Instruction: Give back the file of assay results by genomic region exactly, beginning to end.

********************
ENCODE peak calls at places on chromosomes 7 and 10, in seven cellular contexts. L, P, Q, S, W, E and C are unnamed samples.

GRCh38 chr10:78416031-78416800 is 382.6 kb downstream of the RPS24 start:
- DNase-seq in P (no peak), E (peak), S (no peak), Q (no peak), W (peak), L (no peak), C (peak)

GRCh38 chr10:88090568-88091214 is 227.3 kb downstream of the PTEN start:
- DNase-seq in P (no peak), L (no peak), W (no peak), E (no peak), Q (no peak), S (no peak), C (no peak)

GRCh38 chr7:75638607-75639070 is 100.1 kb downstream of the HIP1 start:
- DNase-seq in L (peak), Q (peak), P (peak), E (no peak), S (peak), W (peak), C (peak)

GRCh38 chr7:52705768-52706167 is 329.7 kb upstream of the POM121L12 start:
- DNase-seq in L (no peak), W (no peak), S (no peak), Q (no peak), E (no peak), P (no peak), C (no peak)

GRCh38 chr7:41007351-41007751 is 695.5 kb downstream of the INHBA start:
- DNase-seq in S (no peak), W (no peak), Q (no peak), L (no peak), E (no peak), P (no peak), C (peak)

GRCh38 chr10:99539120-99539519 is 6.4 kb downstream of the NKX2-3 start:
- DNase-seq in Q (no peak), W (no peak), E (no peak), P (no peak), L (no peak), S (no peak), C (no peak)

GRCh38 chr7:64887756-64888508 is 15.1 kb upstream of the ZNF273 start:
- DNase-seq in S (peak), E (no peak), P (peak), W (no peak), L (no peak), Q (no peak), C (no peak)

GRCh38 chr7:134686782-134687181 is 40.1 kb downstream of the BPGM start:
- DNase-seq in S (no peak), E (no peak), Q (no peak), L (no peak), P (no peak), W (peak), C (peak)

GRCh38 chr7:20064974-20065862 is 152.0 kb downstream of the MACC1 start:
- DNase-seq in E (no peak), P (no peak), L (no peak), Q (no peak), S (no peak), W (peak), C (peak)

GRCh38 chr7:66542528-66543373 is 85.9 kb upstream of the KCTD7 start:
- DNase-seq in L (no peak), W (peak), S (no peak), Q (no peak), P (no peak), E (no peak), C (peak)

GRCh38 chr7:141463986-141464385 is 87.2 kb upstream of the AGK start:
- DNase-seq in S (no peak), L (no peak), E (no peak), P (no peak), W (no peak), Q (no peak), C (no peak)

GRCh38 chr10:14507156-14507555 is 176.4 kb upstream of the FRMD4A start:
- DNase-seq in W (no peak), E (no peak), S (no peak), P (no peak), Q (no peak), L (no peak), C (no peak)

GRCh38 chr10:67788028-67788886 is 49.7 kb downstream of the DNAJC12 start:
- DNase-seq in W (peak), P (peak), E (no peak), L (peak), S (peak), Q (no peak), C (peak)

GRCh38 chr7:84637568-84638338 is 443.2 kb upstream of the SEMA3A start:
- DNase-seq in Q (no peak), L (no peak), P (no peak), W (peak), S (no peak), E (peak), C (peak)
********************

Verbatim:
ENCODE peak calls at places on chromosomes 7 and 10, in seven cellular contexts. L, P, Q, S, W, E and C are unnamed samples.

GRCh38 chr10:78416031-78416800 is 382.6 kb downstream of the RPS24 start:
- DNase-seq in P (no peak), E (peak), S (no peak), Q (no peak), W (peak), L (no peak), C (peak)

GRCh38 chr10:88090568-88091214 is 227.3 kb downstream of the PTEN start:
- DNase-seq in P (no peak), L (no peak), W (no peak), E (no peak), Q (no peak), S (no peak), C (no peak)

GRCh38 chr7:75638607-75639070 is 100.1 kb downstream of the HIP1 start:
- DNase-seq in L (peak), Q (peak), P (peak), E (no peak), S (peak), W (peak), C (peak)

GRCh38 chr7:52705768-52706167 is 329.7 kb upstream of the POM121L12 start:
- DNase-seq in L (no peak), W (no peak), S (no peak), Q (no peak), E (no peak), P (no peak), C (no peak)

GRCh38 chr7:41007351-41007751 is 695.5 kb downstream of the INHBA start:
- DNase-seq in S (no peak), W (no peak), Q (no peak), L (no peak), E (no peak), P (no peak), C (peak)

GRCh38 chr10:99539120-99539519 is 6.4 kb downstream of the NKX2-3 start:
- DNase-seq in Q (no peak), W (no peak), E (no peak), P (no peak), L (no peak), S (no peak), C (no peak)

GRCh38 chr7:64887756-64888508 is 15.1 kb upstream of the ZNF273 start:
- DNase-seq in S (peak), E (no peak), P (peak), W (no peak), L (no peak), Q (no peak), C (no peak)

GRCh38 chr7:134686782-134687181 is 40.1 kb downstream of the BPGM start:
- DNase-seq in S (no peak), E (no peak), Q (no peak), L (no peak), P (no peak), W (peak), C (peak)

GRCh38 chr7:20064974-20065862 is 152.0 kb downstream of the MACC1 start:
- DNase-seq in E (no peak), P (no peak), L (no peak), Q (no peak), S (no peak), W (peak), C (peak)

GRCh38 chr7:66542528-66543373 is 85.9 kb upstream of the KCTD7 start:
- DNase-seq in L (no peak), W (peak), S (no peak), Q (no peak), P (no peak), E (no peak), C (peak)

GRCh38 chr7:141463986-141464385 is 87.2 kb upstream of the AGK start:
- DNase-seq in S (no peak), L (no peak), E (no peak), P (no peak), W (no peak), Q (no peak), C (no peak)

GRCh38 chr10:14507156-14507555 is 176.4 kb upstream of the FRMD4A start:
- DNase-seq in W (no peak), E (no peak), S (no peak), P (no peak), Q (no peak), L (no peak), C (no peak)

GRCh38 chr10:67788028-67788886 is 49.7 kb downstream of the DNAJC12 start:
- DNase-seq in W (peak), P (peak), E (no peak), L (peak), S (peak), Q (no peak), C (peak)

GRCh38 chr7:84637568-84638338 is 443.2 kb upstream of the SEMA3A start:
- DNase-seq in Q (no peak), L (no peak), P (no peak), W (peak), S (no peak), E (peak), C (peak)